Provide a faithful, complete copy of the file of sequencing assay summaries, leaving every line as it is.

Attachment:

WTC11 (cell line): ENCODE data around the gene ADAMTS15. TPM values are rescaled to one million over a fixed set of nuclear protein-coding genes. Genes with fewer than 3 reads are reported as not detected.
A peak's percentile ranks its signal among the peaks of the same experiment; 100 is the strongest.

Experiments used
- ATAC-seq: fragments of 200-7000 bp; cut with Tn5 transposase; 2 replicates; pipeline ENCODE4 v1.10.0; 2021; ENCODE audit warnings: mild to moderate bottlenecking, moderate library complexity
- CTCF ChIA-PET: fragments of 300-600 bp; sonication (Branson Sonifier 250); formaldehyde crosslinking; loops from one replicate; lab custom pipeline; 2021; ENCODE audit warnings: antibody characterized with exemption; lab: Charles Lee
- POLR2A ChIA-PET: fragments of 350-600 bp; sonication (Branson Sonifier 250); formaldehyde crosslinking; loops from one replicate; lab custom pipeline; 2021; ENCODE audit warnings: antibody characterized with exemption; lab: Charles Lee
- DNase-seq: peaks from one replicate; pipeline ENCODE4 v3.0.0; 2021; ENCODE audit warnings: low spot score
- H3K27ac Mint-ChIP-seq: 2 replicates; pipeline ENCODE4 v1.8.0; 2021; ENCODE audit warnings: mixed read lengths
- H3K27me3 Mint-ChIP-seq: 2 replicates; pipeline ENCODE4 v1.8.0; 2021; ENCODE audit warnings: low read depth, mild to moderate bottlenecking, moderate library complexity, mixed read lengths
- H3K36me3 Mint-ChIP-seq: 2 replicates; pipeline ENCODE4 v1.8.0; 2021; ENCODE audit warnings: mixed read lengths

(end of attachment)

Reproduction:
WTC11 (cell line): ENCODE data around the gene ADAMTS15. TPM values are rescaled to one million over a fixed set of nuclear protein-coding genes. Genes with fewer than 3 reads are reported as not detected.
A peak's percentile ranks its signal among the peaks of the same experiment; 100 is the strongest.

Experiments used
- ATAC-seq: fragments of 200-7000 bp; cut with Tn5 transposase; 2 replicates; pipeline ENCODE4 v1.10.0; 2021; ENCODE audit warnings: mild to moderate bottlenecking, moderate library complexity
- CTCF ChIA-PET: fragments of 300-600 bp; sonication (Branson Sonifier 250); formaldehyde crosslinking; loops from one replicate; lab custom pipeline; 2021; ENCODE audit warnings: antibody characterized with exemption; lab: Charles Lee
- POLR2A ChIA-PET: fragments of 350-600 bp; sonication (Branson Sonifier 250); formaldehyde crosslinking; loops from one replicate; lab custom pipeline; 2021; ENCODE audit warnings: antibody characterized with exemption; lab: Charles Lee
- DNase-seq: peaks from one replicate; pipeline ENCODE4 v3.0.0; 2021; ENCODE audit warnings: low spot score
- H3K27ac Mint-ChIP-seq: 2 replicates; pipeline ENCODE4 v1.8.0; 2021; ENCODE audit warnings: mixed read lengths
- H3K27me3 Mint-ChIP-seq: 2 replicates; pipeline ENCODE4 v1.8.0; 2021; ENCODE audit warnings: low read depth, mild to moderate bottlenecking, moderate library complexity, mixed read lengths
- H3K36me3 Mint-ChIP-seq: 2 replicates; pipeline ENCODE4 v1.8.0; 2021; ENCODE audit warnings: mixed read lengths